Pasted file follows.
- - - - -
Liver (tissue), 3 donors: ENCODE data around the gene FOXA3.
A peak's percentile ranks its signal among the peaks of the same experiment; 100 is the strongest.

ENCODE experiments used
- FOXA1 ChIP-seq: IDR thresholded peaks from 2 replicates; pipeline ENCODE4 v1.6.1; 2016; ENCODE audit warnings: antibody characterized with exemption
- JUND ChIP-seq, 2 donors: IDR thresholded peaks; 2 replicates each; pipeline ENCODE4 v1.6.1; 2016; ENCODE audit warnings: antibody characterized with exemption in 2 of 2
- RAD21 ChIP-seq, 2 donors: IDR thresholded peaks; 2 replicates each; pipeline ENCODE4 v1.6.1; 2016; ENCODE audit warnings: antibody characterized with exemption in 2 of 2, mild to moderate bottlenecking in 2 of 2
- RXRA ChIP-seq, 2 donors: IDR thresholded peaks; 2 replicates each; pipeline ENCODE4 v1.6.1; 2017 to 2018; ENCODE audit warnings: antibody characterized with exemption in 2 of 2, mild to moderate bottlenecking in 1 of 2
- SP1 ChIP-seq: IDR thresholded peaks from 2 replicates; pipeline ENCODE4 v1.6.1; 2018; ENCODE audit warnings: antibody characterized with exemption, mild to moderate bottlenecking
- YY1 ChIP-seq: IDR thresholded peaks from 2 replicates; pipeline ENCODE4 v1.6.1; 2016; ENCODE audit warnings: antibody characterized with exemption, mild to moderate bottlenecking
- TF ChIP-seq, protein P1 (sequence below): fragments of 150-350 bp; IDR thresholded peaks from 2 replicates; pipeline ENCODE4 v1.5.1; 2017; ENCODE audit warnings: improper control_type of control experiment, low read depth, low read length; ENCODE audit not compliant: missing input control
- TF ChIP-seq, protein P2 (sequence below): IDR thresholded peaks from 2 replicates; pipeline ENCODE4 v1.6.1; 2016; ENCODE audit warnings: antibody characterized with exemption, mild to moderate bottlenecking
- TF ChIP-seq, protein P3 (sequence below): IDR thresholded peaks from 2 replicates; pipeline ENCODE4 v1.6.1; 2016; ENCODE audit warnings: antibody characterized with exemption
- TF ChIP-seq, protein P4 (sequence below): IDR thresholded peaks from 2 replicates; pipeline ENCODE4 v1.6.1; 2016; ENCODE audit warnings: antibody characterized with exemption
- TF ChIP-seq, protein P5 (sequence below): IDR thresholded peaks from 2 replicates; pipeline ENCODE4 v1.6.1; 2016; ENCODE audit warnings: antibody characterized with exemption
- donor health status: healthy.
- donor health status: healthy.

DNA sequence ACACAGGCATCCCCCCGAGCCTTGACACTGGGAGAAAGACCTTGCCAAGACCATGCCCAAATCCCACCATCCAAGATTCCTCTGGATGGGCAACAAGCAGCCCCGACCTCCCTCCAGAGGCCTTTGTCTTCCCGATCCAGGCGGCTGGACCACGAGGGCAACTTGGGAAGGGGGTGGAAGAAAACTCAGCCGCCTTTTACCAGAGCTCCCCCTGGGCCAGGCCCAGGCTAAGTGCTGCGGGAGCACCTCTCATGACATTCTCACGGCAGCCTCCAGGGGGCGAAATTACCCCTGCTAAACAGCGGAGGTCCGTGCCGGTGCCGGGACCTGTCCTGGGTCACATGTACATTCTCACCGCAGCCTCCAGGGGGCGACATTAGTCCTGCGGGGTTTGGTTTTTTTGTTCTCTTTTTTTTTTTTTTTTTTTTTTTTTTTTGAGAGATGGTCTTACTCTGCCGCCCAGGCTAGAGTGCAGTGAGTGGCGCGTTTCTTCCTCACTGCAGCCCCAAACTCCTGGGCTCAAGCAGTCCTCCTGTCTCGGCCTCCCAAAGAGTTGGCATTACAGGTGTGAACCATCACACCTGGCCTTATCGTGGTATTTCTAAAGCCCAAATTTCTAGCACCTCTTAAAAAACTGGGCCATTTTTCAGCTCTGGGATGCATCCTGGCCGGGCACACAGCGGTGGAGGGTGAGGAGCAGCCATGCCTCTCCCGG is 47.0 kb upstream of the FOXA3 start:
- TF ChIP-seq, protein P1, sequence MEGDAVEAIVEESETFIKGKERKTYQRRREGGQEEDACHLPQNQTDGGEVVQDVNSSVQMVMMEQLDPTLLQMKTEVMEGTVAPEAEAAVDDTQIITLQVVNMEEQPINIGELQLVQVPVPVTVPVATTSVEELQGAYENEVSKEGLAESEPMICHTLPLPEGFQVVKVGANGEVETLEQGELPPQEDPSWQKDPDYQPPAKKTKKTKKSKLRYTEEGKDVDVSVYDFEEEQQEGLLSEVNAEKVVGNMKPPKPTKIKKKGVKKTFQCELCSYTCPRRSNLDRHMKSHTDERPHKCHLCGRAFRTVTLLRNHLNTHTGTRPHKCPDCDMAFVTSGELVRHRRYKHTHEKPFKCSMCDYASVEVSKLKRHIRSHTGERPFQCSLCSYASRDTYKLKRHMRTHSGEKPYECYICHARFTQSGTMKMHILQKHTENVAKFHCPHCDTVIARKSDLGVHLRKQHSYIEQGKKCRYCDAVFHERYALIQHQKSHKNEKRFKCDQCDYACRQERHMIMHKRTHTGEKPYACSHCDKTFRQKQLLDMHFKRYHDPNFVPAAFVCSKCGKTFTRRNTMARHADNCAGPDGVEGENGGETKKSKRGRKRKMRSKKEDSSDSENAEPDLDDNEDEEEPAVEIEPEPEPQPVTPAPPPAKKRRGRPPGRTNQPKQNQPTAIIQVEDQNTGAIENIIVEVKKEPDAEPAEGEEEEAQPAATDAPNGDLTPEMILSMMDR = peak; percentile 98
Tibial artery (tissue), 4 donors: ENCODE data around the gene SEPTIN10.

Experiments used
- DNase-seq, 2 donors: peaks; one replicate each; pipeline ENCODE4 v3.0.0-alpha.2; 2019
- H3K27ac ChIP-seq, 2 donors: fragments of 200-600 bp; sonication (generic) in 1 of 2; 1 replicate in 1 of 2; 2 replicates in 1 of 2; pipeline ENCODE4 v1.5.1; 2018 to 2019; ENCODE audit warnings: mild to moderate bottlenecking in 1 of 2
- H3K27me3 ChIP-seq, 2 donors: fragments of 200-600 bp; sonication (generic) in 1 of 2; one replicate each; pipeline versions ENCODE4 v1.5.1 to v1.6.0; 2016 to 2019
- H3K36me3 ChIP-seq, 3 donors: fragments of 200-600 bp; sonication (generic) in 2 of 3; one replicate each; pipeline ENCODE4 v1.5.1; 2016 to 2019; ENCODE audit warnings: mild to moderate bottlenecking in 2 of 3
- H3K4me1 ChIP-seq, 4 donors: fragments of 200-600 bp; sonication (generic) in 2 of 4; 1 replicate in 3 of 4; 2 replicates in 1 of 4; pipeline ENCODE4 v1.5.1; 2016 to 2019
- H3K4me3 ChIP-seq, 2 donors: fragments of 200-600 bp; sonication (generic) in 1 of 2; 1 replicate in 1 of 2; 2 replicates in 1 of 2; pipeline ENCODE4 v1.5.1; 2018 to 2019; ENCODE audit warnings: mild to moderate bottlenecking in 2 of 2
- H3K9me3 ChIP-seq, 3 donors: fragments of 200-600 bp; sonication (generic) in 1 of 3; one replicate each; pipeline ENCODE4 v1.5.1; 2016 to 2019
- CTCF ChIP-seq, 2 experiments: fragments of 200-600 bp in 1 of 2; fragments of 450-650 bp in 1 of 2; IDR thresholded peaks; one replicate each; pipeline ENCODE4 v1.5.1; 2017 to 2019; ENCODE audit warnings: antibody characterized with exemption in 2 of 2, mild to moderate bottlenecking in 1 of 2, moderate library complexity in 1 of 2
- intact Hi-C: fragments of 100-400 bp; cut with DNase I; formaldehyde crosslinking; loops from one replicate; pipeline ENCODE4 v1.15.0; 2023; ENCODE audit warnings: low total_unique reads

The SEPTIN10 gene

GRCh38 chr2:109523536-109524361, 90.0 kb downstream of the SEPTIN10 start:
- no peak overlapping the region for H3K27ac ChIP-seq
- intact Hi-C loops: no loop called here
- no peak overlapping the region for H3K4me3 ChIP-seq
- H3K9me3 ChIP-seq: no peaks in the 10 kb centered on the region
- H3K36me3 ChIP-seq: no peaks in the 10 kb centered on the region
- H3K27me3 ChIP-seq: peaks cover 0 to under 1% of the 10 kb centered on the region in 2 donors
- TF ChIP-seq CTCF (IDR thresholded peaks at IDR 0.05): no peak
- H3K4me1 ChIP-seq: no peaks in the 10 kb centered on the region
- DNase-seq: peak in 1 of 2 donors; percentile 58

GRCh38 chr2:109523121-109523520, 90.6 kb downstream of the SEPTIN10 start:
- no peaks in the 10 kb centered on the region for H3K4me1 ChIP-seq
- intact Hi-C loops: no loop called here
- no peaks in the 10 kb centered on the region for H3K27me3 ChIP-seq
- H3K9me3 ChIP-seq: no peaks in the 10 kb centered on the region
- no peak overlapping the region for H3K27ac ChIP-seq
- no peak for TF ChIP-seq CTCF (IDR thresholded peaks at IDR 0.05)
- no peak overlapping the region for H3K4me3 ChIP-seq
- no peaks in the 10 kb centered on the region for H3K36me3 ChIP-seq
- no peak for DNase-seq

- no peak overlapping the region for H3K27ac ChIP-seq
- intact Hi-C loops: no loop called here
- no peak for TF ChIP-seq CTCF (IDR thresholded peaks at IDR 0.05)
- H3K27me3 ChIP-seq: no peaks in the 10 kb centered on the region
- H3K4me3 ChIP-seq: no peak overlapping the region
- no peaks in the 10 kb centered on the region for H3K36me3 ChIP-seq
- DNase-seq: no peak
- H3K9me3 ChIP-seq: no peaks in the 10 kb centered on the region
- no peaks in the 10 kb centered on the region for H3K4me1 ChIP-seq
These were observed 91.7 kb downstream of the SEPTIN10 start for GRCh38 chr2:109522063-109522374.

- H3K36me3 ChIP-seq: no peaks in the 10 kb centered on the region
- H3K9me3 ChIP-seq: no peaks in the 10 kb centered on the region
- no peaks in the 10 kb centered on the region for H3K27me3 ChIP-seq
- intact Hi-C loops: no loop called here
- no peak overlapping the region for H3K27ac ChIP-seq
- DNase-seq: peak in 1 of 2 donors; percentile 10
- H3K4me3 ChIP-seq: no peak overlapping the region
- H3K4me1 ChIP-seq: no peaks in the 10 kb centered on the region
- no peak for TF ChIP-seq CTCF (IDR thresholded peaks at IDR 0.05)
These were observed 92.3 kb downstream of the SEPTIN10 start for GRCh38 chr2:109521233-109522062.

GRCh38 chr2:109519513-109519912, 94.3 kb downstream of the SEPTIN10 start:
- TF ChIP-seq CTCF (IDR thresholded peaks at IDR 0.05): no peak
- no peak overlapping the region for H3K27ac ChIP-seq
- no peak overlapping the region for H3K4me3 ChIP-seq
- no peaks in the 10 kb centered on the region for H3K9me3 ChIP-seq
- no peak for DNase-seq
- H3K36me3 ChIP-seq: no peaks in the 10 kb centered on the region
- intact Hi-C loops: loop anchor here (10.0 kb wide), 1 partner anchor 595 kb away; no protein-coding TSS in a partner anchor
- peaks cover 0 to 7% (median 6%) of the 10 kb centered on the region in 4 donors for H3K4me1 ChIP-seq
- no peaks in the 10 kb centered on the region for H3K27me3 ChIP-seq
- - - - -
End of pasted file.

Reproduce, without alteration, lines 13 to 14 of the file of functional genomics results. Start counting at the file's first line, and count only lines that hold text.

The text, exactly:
- TF ChIP-seq, protein P4 (sequence below): IDR thresholded peaks from 2 replicates; pipeline ENCODE4 v1.6.1; 2016; ENCODE audit warnings: antibody characterized with exemption
- TF ChIP-seq, protein P5 (sequence below): IDR thresholded peaks from 2 replicates; pipeline ENCODE4 v1.6.1; 2016; ENCODE audit warnings: antibody characterized with exemption